The main thing to remember: it took a fair amount of steady "drip... drip... drip..." to bring down Nixon, and this is a much bigger, more pervasive problem than Nixon was.

    3. I wonder how much Laura Poitras played in helping to structure the release of information as it has been done? I think that a movie maker might have a greater understanding of how to build an arc of a story.

      I think they also learned from how Wikileaks dumped information. The press only did one story and them moved on. They 24 hour news cycle needs new info because the media become bored easily. So interlaced with the technical details are the personal and policy details.

      This is a long term "product rollout" and they need to both keep building support, but also be prepared for the ways that the people will come after them. The development of "Greenwald is jerk" from people is an easy way for people to dismiss the work.

      The way that the media like to focus on the people can be expected, so anything that was done to keep the focus on the story is good.

      The other thing that is important is to understand that the journalists (who you might think would be on your side) are not. And this is something that I think people don't understand about the modern press and I'm glad that Greenwald addresses it.

      They are NOT the group holding government accountable that they might have been at one time. They are ALSO not the group that will hold corporations accountable. Especially when the messages get sent out that risk vs. reward of accountability journalism are too high. Let someone else do that work and then report on "both sides." End the stories with "the truth lies somewhere in the middle" and "we'll leave it there."

      There are hundreds of stories of corporate corruption and law breaking that could have been revealed by journalism but they will not be.

      This is also something that activists and the public needs to understand.

    4. Ygret says:

      I think you're over-thinking this, and over-estimating the power of the government. The govt has incredible power, but its not omnipotent, and this is clearly an incredible "get" for Williams and his network. The leaks were the important thing, not an interview. They've done their best to demonize Snowden and failed. And yes, the Russians are protecting Snowden because he has been a massive thorn in the side of the US government, and Putin is both enjoying protecting that thorn, and holding him as a potential bargaining chip for something he may want or need in future. Snowden is, unfortunately, not "free". That awful show 24 coming back is likely timed as a propaganda deflection of course. And Greenwald has already stated that the final big story is about who the NSA is spying on. I can't wait.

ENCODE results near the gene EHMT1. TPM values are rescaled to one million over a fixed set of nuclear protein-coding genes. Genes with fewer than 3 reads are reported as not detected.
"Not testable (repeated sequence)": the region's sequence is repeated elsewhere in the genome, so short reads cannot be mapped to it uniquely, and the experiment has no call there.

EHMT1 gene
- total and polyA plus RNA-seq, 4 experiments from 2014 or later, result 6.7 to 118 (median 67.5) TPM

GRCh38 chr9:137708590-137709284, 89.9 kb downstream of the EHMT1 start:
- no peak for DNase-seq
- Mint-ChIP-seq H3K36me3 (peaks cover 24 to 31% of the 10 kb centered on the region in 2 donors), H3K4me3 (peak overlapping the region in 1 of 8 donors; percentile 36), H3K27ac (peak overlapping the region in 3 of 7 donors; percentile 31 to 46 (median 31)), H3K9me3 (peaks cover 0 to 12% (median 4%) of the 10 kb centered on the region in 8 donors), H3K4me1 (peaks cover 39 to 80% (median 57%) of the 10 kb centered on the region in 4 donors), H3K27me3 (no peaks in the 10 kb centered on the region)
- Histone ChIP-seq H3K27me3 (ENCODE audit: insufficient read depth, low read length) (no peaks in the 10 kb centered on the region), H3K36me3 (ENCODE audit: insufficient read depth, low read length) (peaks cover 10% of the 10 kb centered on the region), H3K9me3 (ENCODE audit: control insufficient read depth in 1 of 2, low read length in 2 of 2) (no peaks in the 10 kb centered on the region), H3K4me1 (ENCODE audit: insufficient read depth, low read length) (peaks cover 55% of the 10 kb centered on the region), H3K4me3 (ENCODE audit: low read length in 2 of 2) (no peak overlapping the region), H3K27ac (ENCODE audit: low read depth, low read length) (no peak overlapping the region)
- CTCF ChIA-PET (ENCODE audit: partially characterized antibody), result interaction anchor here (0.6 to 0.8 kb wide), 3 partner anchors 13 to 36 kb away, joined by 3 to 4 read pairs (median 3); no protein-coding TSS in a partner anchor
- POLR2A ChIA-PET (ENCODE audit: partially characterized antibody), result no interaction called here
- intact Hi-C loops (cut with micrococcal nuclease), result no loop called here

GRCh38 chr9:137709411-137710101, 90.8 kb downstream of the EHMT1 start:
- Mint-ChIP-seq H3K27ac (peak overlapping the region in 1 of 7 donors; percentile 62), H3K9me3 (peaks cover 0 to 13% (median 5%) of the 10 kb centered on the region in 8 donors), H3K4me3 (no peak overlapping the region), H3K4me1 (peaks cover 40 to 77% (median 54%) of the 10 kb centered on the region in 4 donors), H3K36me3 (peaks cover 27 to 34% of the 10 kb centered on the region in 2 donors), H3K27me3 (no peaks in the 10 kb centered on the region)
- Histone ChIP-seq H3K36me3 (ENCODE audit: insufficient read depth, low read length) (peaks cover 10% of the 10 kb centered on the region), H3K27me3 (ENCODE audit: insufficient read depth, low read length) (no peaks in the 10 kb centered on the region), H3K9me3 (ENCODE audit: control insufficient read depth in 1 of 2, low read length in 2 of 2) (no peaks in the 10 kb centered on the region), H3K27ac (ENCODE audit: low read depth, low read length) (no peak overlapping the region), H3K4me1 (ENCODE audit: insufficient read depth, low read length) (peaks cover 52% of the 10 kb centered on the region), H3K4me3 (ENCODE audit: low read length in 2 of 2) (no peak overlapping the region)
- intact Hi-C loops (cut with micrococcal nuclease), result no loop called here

5. I love how some people's idea of a respectful environment means they can stomp about and spew all the profane invective that comes to their frontal lobe, but if anyone so much as questions them about it, it's the OTHER guy who's in the wrong. Remind you of a certain Secretary of State?

      Look, to all the people who feel deeply offended by Ed Snowden, think he's a traitor, should be hanged, etc., etc., etc., I have one thing to say. Prove the harm.

      I can prove the good, easily. The good is that mass surveillance is now:

      1. in the public eye and most people don't want it
      2. being hotly debated in Congress and starting to be reshaped
      3. being challenged in the courts, finally at long last
      4. becoming a fly in the President's ointment; he is being forced to deal with it.

      That's 4 unquestionably good things that are a direct result of these leaks. Why are they unquestionable? Because they are tangible. They are specific things you can point to and say, "yes, these are happening."

      So, prove the harm. Not vague, oh, he undermined national security secrets, stole military secrets, jeopardized our mission, blah blah. NO. LIST THE DIRECT HARMS. Such as, "5 Americans were killed in Baghdad as a result of Snowden's leaks."

      I'm curious what Snowden-haters have to say about that. Go on, be specific.